Policy Analyst Carly Putnam introduced us to reinsurance – part of Oklahoma’s plan to lower health insurance premiums and attract more insurers to offer policies on the healthcare exchange in Oklahoma. Policy Analyst Ryan Gentzler brought to light that pattern of court debt in Oklahoma – residents of poor areas are much more likely to be facing high levels of court debt than other Oklahomans. Steve Lewis’s Capitol Update talked us through the multiple ways that a special legislative session could play out this year.

OK Policy in the News

Blatt spoke twice this week with the Oklahoma News Report on OETA – about severe cuts in state support for higher education and about the $215 budget hole now facing the state since the court finding that the cigarette fee was an unconstitutional tax. Blatt also talked with the Tulsa World and with The Oklahoman about how we ended up with the budget shortfall and our options for dealing with it.

OK Policy data was used by the U.S. News & World Report for a piece about the connection between Oklahoma’s oil and gas industry and school science curriculum in the state. Gentlzer was interviewed by the Journal Record for their coverage of Kris Steele’s appointment to the Pardon & Parole Board – there is a bottleneck in the parole process in Oklahoma that needs to be addressed. Policy Analyst Courtney Cullison’s presentation to the Oklahoma Occupational Licensing Reform Task Force was covered by the Journal Record – this is an issue where there is bipartisan consensus.

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Multiple options for how special session might play out (Capitol Update)

by | August 25th, 2017 | Posted in Capitol Updates | Comments (2)

Steve Lewis served as Speaker of the Oklahoma House of Representatives from 1989-1991. He currently practices law in Tulsa and represents clients at the Capitol.

It’s a reasonable and prudent thing for legislative leaders and the governor to be attempting to develop a plan for what they would do in a special session before actually going into special session. It’s also reasonable to wait until the Supreme Court rules on two more pending challenges to bills that provided significant funding for this year’s budget. But predicting the ultimate outcome of a legislative proposal before bills are even filed, if that’s what they expect to do, is a real challenge.

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In The Know: Oklahoma officials say no agreement on tax hike despite earlier rumors

by | August 25th, 2017 | Posted in In The Know | Comments (0)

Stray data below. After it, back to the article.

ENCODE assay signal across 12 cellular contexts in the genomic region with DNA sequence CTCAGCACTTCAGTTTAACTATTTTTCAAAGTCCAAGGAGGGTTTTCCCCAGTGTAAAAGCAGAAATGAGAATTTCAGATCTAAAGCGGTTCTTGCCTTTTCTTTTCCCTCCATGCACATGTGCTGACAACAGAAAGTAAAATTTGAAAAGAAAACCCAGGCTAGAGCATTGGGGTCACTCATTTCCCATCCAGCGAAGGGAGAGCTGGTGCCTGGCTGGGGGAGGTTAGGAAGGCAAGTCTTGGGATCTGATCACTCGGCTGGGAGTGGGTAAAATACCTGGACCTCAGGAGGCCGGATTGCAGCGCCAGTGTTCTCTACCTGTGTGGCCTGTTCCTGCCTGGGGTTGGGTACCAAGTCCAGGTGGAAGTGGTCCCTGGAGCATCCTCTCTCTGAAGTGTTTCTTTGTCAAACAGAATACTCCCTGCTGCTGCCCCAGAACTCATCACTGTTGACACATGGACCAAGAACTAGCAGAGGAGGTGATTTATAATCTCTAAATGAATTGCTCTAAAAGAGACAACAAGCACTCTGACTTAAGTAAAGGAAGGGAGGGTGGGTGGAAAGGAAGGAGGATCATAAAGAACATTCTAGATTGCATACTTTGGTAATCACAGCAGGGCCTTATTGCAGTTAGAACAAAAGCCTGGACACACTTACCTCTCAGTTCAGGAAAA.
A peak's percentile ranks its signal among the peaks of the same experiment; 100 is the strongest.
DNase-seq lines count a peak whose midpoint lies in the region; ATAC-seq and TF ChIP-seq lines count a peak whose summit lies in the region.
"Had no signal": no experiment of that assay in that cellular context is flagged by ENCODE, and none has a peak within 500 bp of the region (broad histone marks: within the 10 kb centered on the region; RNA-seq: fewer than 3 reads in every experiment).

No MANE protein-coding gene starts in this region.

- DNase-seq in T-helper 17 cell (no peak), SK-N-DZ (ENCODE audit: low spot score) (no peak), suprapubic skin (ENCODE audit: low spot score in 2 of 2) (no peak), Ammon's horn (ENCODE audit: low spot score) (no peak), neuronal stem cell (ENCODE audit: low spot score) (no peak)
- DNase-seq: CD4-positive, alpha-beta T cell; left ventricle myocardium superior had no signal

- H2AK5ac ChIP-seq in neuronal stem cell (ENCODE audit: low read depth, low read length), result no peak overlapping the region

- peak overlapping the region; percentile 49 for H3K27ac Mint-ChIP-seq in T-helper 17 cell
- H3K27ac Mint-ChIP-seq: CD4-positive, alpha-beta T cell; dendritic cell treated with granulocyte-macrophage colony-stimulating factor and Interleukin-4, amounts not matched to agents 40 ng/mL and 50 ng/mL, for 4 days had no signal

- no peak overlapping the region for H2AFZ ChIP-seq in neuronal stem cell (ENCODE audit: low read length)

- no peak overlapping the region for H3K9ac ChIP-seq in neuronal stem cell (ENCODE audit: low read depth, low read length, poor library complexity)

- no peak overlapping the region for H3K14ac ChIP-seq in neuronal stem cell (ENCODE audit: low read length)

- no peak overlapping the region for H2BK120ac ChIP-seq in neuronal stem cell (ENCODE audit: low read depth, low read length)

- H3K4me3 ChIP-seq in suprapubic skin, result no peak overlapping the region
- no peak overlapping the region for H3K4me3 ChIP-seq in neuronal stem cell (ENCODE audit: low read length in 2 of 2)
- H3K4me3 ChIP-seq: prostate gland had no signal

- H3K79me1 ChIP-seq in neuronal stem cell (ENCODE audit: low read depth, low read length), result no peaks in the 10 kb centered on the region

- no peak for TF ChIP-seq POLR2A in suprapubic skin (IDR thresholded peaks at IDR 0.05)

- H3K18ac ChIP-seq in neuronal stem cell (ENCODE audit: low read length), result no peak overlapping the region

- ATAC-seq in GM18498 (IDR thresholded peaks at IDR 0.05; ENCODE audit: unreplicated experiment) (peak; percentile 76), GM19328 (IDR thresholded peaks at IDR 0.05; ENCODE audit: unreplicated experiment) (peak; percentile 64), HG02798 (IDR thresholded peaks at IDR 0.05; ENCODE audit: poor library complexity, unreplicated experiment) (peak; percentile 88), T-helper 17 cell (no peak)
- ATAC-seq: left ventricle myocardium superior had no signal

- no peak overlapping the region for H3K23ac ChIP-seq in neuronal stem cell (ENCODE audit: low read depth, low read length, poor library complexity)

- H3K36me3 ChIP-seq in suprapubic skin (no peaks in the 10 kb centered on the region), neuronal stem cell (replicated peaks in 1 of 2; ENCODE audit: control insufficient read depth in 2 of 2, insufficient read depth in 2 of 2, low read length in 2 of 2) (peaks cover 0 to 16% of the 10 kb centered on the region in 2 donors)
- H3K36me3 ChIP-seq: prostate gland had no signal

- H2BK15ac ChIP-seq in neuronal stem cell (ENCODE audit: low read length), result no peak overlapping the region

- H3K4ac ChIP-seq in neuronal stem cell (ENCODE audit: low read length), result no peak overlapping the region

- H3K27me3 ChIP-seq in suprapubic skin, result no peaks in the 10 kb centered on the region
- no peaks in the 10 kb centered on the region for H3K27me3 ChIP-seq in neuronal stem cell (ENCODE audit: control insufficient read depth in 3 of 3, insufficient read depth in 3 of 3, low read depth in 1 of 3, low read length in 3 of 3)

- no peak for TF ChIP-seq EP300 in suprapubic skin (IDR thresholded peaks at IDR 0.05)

In The KnowIn The Know is your daily briefing on Oklahoma policy-related news. Inclusion of a story does not necessarily mean endorsement by the Oklahoma Policy Institute. Click here to subscribe to In The Know and see past editions.

In The Know is taking a break on Monday. It will return on Tuesday, August 29th. 

Today In The News

Oklahoma officials say no agreement on tax hike despite earlier rumors: Finger pointing returned to the state Capitol Thursday as House Democratic leader Scott Inman strongly denied an online media report that the governor and House Democrats were close to reaching an agreement to raise $1 billion in taxes to resolve the state’s budget problems. House Speaker Charles McCall, R-Atoka, said such a deal would have no chance of obtaining approval in the Republican-dominated House. “It would appear to me that somebody within the House Republican leadership probably leaked this plan as a way to try to torpedo or sabotage the current budget negotiations,” Inman said at a news conference [NewsOK]. With the doomsday clock ticking, how might the state’s budget emergency be solved? [OK Policy]

Oklahoma has more than 1,400 emergency certified teachers now: Less than a month into a new school year, Oklahoma has already set a new record for the number of emergency certified teachers in public school classrooms. The state Board of Education approved 574 new emergency certificate requests at its Thursday meeting, bringing the total for this year to 1,429. The board approved 1,160 emergency certificates all of last year. “Even if they perhaps have certification in another field … they are walking in the door without the training or experience to be able to meet the needs of kids on Day One,” said state schools superintendent Joy Hofmeister [NewsOK].

Oklahoma inmates sue Gov. Fallin, parole board over unsafe conditions: A group of Oklahoma inmates filed a lawsuit against Gov. Mary Fallin in federal court on Thursday. The lawsuit alleges unfair parole hearings and corruption among top Oklahoma lawmakers. According to recent data, Oklahoma incarcerates women at a higher rate than any other state in the country. Also, there are more African-American men behind bars in Oklahoma per capita than anywhere else in the United States. According to the plaintiffs, Oklahoma prisons are the most dangerous in the country [KFOR]. Oklahoma’s prisons are still on a path to disaster [OK Policy].